Western industry will mistakenly argue that integrity laws will disadvantage them or cost their industry jobs, but the reality is the opposite. Tough integrity laws will prevent substandard competitors from offering bribes, will disincent recipients from receiving bribes, and will strengthen Western companies who compete on the basis of price, quality and service.

When does it become unethical for a director to continue to serve?

I spoke to corporate and not-for-profit directors in Dallas, Texas, today, about board dynamics and board renewal. The subject of the length of board service and director retirement arose. I said there was a recent study that the optimal service for a director was nine years, beyond which firm value was adversely affected. Many directors serve beyond nine years. The most excessive example of long service occurred once when a director of a community bank board said, “Richard we have four directors who have been on our board for over 50 years.” I mistakenly thought that this was 50 years in total, among the four directors. But I was wrong. There were four directors who had been on the board for over 50 years, each.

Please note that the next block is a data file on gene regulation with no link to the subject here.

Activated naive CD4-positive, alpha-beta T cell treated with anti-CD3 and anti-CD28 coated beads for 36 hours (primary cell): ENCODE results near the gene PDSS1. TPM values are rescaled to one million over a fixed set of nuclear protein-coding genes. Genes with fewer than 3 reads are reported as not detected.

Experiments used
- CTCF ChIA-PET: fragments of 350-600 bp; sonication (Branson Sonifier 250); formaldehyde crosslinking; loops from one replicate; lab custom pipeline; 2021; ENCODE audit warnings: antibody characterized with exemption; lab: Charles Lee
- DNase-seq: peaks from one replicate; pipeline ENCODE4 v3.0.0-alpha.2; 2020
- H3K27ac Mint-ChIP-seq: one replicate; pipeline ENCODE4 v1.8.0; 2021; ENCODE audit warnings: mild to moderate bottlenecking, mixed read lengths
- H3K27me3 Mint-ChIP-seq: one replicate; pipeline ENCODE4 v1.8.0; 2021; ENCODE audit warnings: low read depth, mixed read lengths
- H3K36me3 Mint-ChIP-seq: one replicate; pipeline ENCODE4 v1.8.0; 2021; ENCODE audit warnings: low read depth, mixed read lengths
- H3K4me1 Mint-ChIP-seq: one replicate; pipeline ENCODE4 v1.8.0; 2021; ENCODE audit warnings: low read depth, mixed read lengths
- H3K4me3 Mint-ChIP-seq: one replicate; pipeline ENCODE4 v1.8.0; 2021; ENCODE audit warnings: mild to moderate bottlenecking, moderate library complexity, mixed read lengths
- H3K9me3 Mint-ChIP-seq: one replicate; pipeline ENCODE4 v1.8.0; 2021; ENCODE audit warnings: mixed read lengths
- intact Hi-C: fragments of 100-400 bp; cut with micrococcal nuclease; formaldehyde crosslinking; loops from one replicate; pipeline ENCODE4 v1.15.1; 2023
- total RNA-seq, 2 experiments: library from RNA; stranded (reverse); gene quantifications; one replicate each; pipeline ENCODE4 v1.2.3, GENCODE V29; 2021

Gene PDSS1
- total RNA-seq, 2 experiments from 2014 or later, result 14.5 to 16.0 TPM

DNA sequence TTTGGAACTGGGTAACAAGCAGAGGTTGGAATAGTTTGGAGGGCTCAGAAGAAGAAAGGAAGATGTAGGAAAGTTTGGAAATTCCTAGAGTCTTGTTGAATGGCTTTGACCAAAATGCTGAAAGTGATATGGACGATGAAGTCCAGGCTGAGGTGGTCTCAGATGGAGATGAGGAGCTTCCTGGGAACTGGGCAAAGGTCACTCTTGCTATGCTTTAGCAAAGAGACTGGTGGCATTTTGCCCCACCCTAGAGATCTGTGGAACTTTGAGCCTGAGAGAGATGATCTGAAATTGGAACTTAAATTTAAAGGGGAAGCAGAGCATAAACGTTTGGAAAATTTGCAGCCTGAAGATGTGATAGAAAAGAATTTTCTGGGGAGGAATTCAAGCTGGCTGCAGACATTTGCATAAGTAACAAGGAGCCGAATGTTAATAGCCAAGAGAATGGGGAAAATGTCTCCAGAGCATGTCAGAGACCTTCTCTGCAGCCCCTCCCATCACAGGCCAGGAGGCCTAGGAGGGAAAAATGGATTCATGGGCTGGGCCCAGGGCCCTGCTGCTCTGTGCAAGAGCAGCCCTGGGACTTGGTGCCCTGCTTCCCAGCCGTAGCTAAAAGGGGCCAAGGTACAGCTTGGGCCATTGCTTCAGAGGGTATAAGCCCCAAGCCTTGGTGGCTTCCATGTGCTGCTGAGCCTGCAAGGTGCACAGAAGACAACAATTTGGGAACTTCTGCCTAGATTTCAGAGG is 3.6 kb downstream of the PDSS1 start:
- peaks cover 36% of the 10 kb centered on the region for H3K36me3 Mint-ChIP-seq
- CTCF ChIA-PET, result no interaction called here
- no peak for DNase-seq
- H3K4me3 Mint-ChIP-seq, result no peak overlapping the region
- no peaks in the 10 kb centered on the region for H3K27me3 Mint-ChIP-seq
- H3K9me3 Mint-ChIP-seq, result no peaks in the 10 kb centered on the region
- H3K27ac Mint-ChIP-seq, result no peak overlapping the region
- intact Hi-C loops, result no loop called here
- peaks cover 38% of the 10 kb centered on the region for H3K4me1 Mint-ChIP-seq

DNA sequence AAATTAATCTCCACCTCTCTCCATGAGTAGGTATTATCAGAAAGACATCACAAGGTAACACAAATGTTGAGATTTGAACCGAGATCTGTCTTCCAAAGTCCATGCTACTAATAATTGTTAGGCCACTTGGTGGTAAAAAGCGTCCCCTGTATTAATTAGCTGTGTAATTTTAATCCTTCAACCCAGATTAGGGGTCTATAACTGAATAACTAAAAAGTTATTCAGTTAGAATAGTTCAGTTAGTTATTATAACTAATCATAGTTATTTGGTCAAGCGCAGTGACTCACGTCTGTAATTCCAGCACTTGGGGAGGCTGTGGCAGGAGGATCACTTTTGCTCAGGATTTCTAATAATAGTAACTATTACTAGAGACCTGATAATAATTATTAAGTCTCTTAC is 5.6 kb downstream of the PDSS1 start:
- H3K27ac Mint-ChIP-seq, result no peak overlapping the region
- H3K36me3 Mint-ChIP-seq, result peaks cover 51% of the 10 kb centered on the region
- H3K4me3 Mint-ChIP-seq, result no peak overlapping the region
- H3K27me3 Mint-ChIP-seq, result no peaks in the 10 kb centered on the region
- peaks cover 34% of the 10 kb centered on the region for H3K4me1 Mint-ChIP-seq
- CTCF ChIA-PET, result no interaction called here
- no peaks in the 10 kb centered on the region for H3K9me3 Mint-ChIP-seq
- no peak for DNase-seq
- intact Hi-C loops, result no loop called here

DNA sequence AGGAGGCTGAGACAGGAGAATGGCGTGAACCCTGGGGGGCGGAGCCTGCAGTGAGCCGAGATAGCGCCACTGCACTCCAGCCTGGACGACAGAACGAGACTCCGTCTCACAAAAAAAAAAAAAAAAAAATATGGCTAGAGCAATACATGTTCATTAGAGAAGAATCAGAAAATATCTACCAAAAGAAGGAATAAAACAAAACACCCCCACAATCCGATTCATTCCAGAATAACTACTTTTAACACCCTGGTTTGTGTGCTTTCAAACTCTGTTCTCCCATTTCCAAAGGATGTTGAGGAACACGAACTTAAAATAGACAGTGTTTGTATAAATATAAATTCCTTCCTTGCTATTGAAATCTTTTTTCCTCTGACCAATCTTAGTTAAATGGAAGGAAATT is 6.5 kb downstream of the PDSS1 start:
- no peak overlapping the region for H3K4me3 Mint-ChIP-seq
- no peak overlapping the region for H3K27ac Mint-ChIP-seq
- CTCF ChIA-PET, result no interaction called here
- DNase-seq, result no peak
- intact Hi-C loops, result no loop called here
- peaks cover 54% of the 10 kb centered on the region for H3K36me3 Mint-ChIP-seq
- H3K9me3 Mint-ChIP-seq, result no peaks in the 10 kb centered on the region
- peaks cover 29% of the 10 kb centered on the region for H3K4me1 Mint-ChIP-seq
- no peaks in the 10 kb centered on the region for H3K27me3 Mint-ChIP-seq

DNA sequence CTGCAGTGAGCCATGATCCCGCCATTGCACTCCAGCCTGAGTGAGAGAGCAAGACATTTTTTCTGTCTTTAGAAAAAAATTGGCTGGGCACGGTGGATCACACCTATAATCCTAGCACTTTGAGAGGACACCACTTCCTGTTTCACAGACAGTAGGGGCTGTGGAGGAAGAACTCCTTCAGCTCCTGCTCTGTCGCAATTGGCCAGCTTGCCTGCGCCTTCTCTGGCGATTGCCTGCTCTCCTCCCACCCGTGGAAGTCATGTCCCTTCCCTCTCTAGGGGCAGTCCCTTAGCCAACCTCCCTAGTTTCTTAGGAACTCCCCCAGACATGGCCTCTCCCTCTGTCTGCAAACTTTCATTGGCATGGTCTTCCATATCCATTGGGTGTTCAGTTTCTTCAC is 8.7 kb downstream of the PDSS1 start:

Many directors hang on to directorships for far too long. I counted several directors who have been on corporate boards for 10, 15, 20 and 25 years. This blocks board renewal, up-skilling, and diversification. Incumbent directors offer reasons for staying: how they know the company, enjoy serving, etc., and are skillful at wiggling, raising the retirement age to 71, 72 and now 75 (from 69 and 70).

The academic evidence however does not support excessively long-serving directors, or directors who are serving on multiple boards (known as “over-tenured” and “over-boarded” directors, respectively). Firm value is adversely affected for over tenured directors (inverted U shape in relation to firm value); and oversight and long term performance are compromised by “consistent and convincing results” (according to Stanford researchers) for busy boards composed of over-boarded directors.